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Composting: Fun for the family
And good for the environment, too.
As Yuma continues to warm up during spring and flowers bloom, many families may want to begin planting gardens. A good way to get young children involved in the process of creating a garden is to create a compost heap together.
Compost is made up of decomposed and recycled organic material that can be used as an organic fertilizer in gardens.
“It has been used by gardeners as a way to create fresh, organic material to enrich gardens long before ‘recycle' was a buzz word,” said Karen Bowen, an expert desert gardener and a contributing columnist to the Yuma Sun.
“Grass clippings, coffee grounds, eggshells, fruit and vegetable scraps, and dry leaves can all go into a pile to be composted.”
However, meat products, bread, sawdust or diseased clippings should never be added to a compost pile, she continued.
People shouldn't worry their compost heap will stink, said Jason Garcia, a Yuma man who keeps a compost pile in a bin in his backyard.
“A common misconception is that compost stinks and a lot of people don't want to do it. But the fact of the matter is that is smells like good soil, not like rotted fruits or vegetables.”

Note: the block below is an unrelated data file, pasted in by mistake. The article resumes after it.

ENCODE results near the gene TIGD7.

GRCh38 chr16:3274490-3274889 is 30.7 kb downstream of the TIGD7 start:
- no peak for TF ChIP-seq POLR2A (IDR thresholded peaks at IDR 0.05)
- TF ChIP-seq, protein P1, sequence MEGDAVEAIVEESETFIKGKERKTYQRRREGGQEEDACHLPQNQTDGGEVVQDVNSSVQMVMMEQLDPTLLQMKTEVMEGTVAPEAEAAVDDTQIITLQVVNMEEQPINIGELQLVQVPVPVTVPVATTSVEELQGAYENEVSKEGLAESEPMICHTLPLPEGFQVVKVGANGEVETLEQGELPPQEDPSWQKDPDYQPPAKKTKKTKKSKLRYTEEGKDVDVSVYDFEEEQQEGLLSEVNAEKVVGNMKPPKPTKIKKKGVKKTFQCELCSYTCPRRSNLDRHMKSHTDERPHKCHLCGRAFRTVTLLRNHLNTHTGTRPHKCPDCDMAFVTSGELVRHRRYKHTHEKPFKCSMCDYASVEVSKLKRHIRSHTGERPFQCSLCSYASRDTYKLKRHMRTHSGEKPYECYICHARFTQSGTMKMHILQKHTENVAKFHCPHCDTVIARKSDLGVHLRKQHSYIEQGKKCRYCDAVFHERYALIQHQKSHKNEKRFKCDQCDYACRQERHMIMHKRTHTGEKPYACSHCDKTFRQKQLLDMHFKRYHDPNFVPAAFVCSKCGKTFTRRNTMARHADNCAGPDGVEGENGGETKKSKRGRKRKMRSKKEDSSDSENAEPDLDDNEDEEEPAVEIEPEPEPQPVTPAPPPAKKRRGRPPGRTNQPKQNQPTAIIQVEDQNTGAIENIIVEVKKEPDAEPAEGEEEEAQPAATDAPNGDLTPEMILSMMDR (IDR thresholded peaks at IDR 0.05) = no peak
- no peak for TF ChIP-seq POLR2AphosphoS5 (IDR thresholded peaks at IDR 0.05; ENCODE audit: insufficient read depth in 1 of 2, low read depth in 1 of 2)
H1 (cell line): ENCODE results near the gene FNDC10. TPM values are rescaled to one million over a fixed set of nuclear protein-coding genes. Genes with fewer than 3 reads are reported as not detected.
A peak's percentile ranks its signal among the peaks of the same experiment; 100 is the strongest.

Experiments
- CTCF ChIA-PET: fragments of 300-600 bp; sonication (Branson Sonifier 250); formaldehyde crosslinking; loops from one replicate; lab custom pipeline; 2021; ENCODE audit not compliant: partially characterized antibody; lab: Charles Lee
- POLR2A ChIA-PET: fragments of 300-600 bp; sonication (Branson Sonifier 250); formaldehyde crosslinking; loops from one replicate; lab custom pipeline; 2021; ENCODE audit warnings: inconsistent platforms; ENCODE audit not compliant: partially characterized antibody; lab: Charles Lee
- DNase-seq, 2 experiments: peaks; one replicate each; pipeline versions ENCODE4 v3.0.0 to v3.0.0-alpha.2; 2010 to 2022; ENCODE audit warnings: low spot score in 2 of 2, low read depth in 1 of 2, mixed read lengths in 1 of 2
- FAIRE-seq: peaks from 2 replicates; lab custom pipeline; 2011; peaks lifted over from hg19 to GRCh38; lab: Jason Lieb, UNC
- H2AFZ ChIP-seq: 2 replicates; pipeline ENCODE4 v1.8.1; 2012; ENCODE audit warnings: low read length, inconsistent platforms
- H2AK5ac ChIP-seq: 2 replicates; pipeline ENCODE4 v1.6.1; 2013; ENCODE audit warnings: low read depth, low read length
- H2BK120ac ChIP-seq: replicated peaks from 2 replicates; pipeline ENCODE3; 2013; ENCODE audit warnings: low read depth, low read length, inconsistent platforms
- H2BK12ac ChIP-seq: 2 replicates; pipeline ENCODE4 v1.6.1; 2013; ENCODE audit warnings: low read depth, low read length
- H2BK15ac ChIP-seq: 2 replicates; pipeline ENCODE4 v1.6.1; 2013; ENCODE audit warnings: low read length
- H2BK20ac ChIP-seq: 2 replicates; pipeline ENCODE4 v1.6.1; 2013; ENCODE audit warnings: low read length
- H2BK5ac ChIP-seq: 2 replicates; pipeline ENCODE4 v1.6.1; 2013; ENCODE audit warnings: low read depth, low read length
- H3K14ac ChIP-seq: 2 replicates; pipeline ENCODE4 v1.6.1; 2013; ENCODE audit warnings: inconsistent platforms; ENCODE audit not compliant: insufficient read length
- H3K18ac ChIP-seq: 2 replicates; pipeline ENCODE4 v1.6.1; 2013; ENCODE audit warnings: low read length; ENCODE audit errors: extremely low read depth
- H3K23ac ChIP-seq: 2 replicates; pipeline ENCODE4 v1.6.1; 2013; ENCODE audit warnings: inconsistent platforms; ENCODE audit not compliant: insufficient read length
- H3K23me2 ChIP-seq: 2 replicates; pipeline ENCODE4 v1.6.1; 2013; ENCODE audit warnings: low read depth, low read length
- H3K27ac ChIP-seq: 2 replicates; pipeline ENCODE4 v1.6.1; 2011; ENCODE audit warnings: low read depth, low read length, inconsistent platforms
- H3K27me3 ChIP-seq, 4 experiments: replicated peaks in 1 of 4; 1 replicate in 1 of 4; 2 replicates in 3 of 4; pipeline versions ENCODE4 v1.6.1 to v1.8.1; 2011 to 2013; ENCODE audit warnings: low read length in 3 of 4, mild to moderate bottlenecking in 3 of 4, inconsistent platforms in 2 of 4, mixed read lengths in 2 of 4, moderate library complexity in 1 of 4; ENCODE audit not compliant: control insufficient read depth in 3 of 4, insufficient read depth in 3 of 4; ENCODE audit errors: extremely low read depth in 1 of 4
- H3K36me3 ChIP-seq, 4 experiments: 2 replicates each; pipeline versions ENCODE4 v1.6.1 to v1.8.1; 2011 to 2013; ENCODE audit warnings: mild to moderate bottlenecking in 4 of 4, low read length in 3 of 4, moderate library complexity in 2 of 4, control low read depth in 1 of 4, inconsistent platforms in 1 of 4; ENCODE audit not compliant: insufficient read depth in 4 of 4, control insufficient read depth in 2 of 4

Garcia's entire family, including his 3-year-old son, Jason, contribute to the pile.
“When children help take material to the compost pile, they are learning not only about recycling but also how to be responsible for completing a task correctly,” Bowen said. “Composting is a way to teach them the importance of helping improve our environment by reusing materials instead of throwing them away.”
Children can be given the responsibility of taking out scraps of food that have been saved by the family and placing it in the heap. They can also help carry raked leaves and grass clippings to the pile once dad or mom is done mowing. “The chore of filling the compost bin becomes a family project which allows parents and children to connect in a fun way,” she said. “Recycling these good organic materials into garden compost helps keep our landfills less full and replenishes the soil with extra nutrients.”
The next step in the process of adding compost to garden soil and deciding what kind of vegetation to plant continues the process of bringing the family together, and shows children what can happen if everyone works together, Bowen said.
“When children see that their hard work paid off with good things to eat, they are proud and feel great accomplishment.”
Chris McDaniel can be reached at firstname.lastname@example.org or 539-6849.